“The controlling consideration, in other words, is not the perceived justness of plaintiffs’ professed cause as self-styled ‘corruption fighters,’ but the extent to which broader state policy prioritizes pursuit of that cause through the private civil remedies plaintiffs seek,” the 29-page ruling states.

Justice Pemberton considered Utility’s argument that its claims fall within the ultra vires doctrine and thus do not implicate governmental immunity. The doctrine says immunity does not bar a suit against a government officer for acts done outside the officer’s authority.

He found that Utility did not meet all the ultra vires requirements.

“The above allegations of plaintiffs would implicate the outcome of the city defendants’ determinations, not their legal authority to reach that outcome,” Pemberton wrote.

The appeals court then looked at whether Utility’s claims could invoke a legislative waiver of immunity under Section 252.061 of the Local Government Code, which creates a right of action subject to three requirements.

Pemberton noted that one of the requirements is that only resident municipal taxpayers are authorized to seek the injunctive relief outlined in the statute. The individual plaintiff, Evans, satisfies this requirement, but Utility does not since it is not a resident taxpayer and the contract at issue is not “for the construction of public works.”

“In sum, plaintiffs’ sole claim coming within Section 252.061’s waiver is Evans’s claim seeking an injunction barring the City defendants from ‘performing any aspect of the contract [with Taser].’ And as there is no other available applicable waiver, all of plaintiffs’ other claims—including all claims asserted by Utility—are barred by governmental immunity,” the ruling states.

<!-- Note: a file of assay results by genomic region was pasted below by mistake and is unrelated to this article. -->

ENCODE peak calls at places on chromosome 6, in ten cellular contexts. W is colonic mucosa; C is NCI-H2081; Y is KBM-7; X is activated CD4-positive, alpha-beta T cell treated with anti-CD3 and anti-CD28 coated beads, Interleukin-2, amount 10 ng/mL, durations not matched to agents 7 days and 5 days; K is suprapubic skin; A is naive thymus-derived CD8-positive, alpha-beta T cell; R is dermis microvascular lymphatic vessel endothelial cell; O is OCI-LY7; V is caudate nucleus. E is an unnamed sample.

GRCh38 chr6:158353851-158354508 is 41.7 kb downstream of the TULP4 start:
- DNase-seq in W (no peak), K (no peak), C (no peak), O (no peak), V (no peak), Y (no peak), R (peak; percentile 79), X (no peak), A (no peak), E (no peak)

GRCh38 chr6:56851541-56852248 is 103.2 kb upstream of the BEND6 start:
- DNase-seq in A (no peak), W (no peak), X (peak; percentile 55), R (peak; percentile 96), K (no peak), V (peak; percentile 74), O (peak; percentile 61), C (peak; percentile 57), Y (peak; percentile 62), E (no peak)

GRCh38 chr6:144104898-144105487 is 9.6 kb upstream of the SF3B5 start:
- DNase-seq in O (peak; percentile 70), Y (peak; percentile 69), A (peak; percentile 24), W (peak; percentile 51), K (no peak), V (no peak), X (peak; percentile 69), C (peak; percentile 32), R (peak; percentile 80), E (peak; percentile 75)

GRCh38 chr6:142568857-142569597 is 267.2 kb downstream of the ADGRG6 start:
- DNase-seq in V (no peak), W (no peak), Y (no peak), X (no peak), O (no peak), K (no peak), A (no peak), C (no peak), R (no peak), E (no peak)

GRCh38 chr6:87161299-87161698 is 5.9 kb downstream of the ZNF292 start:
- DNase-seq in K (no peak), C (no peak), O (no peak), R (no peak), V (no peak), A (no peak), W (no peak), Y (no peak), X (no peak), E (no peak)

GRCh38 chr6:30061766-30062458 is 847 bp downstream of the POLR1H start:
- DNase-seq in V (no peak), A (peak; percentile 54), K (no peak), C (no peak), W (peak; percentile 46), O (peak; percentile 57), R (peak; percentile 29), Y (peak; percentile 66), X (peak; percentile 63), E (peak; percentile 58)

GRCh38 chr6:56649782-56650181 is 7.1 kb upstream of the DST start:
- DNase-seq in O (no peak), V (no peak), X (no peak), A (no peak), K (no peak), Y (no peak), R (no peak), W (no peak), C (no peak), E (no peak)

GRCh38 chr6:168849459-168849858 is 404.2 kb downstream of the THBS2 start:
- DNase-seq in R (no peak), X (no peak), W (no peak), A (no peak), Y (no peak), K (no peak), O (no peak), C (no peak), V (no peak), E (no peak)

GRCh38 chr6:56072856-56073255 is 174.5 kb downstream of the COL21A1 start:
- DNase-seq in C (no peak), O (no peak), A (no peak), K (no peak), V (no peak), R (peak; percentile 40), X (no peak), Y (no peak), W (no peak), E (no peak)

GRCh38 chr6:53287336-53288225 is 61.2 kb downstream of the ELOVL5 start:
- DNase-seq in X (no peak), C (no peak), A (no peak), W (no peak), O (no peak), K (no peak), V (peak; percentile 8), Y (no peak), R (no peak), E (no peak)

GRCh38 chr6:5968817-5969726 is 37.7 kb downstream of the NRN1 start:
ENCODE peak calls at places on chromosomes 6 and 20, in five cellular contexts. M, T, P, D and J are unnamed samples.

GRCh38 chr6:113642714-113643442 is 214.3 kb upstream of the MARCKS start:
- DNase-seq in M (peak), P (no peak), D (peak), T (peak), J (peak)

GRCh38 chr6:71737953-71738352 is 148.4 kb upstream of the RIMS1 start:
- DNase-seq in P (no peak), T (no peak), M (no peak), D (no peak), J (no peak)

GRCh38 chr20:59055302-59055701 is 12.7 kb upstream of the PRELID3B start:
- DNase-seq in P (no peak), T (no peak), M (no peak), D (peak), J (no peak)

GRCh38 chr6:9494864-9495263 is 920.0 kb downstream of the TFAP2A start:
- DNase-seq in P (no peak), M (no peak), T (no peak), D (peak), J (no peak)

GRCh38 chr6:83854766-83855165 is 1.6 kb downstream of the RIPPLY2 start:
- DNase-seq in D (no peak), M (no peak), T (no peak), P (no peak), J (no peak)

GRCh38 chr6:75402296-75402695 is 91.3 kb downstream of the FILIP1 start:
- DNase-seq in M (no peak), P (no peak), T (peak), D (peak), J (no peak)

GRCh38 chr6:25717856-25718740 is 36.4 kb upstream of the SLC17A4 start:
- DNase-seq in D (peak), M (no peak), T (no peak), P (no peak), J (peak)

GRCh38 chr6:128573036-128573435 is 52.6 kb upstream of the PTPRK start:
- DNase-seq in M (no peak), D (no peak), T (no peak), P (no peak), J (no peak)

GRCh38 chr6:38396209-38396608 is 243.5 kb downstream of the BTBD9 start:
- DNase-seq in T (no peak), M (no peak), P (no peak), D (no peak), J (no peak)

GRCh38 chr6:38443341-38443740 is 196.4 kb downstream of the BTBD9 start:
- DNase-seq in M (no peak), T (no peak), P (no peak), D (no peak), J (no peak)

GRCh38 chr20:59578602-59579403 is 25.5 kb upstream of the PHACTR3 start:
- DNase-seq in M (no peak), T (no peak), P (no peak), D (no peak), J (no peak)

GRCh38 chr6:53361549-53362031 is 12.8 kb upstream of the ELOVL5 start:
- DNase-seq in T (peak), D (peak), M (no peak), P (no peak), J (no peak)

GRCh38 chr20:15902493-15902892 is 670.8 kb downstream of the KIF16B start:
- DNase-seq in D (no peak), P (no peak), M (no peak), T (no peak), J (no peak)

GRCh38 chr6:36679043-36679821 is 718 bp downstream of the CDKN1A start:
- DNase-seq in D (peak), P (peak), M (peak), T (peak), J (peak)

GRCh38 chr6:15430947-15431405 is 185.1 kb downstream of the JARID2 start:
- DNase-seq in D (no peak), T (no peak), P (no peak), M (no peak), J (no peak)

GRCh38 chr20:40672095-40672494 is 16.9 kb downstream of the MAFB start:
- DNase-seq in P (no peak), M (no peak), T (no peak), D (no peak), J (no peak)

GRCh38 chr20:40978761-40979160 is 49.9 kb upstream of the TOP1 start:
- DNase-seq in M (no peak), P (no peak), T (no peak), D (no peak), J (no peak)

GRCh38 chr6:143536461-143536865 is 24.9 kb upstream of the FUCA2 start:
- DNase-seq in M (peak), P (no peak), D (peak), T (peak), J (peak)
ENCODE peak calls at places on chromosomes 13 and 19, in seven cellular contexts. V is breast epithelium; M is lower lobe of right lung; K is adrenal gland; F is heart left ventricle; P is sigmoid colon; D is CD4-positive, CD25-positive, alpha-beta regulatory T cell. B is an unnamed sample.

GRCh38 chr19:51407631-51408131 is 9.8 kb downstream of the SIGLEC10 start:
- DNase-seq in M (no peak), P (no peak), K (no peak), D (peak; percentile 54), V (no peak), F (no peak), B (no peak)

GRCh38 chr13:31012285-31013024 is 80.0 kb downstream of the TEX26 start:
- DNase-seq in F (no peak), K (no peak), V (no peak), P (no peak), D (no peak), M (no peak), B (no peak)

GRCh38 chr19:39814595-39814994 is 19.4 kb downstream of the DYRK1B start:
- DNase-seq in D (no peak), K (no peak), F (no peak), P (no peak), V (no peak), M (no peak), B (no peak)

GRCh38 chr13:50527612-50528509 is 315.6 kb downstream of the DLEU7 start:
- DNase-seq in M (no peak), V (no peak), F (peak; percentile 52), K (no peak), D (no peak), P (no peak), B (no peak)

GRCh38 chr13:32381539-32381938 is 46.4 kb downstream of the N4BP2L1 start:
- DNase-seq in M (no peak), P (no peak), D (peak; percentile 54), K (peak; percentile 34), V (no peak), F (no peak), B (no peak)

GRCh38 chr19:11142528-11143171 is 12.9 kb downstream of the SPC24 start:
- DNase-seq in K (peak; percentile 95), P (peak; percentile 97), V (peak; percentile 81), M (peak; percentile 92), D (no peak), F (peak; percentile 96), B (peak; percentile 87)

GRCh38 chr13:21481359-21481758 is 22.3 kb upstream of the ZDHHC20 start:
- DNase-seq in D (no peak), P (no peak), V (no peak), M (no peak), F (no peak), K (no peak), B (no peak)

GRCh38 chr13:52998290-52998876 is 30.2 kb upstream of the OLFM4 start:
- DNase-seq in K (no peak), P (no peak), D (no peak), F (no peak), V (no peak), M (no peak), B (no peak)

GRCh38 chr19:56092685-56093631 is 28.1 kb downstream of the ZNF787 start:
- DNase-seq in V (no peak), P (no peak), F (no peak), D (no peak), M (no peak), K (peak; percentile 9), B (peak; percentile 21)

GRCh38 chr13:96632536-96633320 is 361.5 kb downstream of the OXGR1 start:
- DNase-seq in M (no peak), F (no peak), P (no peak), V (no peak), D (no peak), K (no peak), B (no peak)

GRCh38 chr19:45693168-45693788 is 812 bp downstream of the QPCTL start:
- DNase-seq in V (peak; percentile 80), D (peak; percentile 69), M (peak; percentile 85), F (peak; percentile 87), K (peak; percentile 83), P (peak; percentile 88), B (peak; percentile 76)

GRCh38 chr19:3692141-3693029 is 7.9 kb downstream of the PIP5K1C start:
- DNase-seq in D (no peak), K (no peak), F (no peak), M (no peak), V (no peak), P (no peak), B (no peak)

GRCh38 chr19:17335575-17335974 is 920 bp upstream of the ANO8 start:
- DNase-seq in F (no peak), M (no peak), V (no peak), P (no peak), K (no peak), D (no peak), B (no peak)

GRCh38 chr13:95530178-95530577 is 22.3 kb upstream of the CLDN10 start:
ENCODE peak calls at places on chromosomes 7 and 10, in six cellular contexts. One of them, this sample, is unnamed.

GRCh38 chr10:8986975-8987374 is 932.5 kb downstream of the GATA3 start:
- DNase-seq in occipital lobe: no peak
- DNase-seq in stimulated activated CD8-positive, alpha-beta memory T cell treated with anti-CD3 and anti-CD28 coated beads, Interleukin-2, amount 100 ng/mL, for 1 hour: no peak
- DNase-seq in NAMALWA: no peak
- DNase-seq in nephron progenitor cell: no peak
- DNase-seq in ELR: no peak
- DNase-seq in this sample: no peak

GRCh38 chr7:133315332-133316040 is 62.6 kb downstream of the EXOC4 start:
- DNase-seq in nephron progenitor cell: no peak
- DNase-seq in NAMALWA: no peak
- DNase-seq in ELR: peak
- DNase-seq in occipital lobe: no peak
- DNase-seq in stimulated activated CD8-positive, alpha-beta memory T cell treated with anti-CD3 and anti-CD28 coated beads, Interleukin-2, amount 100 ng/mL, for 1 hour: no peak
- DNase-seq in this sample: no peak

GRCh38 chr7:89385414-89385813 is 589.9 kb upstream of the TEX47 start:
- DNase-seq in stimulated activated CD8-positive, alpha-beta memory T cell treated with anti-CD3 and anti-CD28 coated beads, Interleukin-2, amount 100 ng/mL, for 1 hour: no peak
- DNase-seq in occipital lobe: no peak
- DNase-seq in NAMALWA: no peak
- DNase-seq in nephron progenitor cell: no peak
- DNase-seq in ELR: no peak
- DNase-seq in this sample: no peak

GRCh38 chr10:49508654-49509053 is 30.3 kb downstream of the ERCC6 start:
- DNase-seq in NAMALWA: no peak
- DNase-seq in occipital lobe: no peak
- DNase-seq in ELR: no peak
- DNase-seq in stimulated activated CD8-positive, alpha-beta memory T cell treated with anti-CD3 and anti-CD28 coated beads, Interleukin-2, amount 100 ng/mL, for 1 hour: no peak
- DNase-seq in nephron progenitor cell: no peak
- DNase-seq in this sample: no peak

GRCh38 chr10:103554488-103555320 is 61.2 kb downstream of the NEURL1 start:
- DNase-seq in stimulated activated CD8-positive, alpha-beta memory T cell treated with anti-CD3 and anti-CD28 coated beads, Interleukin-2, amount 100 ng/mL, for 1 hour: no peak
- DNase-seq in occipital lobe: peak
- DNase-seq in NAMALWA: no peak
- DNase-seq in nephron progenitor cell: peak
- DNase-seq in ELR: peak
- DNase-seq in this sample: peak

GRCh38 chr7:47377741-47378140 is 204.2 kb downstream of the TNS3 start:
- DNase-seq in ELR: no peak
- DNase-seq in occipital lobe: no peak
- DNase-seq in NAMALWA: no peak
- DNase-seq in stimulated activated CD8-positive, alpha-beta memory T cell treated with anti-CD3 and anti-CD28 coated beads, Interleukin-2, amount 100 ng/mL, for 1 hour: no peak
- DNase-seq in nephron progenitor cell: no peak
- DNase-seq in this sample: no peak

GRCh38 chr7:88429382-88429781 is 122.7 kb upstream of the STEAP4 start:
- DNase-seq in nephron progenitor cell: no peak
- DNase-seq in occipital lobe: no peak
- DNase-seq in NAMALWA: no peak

The appeals court concluded by denying injunctive relief, lifting the temporary stay and dismissing all of the plaintiffs’ claims except for Evans’s claim under Section 252.061.

Utility’s attorney, Peter Barlow, told Courthouse News that Utility and Evans have filed preliminary motions in the Texas Supreme Court for review of the Third Court of Appeals ruling. The plaintiffs also requested that the Texas Supreme Court issue emergency injunctive relief to prevent the city from procuring body cameras from any source while the case is under review.

Austin released a statement on the ruling through its public information office, saying, “We are pleased with the appellate court’s decision. The ruling gives the City flexibility in the way it chooses to implement its Body Worn Camera program, a program identified as a priority for Austin residents, City Council, and the Austin Police Department.”

It also said the city council approved the purchase of 724 body worn cameras for APD through a cooperative buying process.

On Wednesday, Taser announced it was changing its name to Axon to match the name of its line of body cameras. In commemoration of the name change, Axon is offering U.S. law enforcement agencies a free one-year trial of its cameras, software and training.

“We are going ‘all-in’ to empower police officers to more safely and effectively do their jobs and drive important social change by making body cameras available to every officer in America,” Axon CEO and founder Rick Smith said in a statement.